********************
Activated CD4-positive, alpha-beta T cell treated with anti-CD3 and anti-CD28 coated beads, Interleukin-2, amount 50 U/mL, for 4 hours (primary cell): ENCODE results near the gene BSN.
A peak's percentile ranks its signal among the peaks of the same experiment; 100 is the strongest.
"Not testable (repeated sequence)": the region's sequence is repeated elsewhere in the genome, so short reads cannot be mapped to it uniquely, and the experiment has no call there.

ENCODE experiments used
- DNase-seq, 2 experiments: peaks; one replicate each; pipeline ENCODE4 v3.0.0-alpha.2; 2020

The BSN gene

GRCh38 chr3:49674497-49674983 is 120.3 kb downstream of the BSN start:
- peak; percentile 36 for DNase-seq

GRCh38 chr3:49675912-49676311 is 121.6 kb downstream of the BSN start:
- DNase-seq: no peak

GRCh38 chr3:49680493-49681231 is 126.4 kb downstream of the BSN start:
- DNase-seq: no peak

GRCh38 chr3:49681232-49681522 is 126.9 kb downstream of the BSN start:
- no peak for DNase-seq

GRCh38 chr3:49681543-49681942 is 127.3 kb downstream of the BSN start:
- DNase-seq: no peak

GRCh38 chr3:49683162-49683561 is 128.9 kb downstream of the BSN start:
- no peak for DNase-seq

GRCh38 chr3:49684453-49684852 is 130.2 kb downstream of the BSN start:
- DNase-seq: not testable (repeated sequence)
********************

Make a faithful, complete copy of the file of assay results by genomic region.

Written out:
Activated CD4-positive, alpha-beta T cell treated with anti-CD3 and anti-CD28 coated beads, Interleukin-2, amount 50 U/mL, for 4 hours (primary cell): ENCODE results near the gene BSN.
A peak's percentile ranks its signal among the peaks of the same experiment; 100 is the strongest.
"Not testable (repeated sequence)": the region's sequence is repeated elsewhere in the genome, so short reads cannot be mapped to it uniquely, and the experiment has no call there.

ENCODE experiments used
- DNase-seq, 2 experiments: peaks; one replicate each; pipeline ENCODE4 v3.0.0-alpha.2; 2020

The BSN gene

GRCh38 chr3:49674497-49674983 is 120.3 kb downstream of the BSN start:
- peak; percentile 36 for DNase-seq

GRCh38 chr3:49675912-49676311 is 121.6 kb downstream of the BSN start:
- DNase-seq: no peak

GRCh38 chr3:49680493-49681231 is 126.4 kb downstream of the BSN start:
- DNase-seq: no peak

GRCh38 chr3:49681232-49681522 is 126.9 kb downstream of the BSN start:
- no peak for DNase-seq

GRCh38 chr3:49681543-49681942 is 127.3 kb downstream of the BSN start:
- DNase-seq: no peak

GRCh38 chr3:49683162-49683561 is 128.9 kb downstream of the BSN start:
- no peak for DNase-seq

GRCh38 chr3:49684453-49684852 is 130.2 kb downstream of the BSN start:
- DNase-seq: not testable (repeated sequence)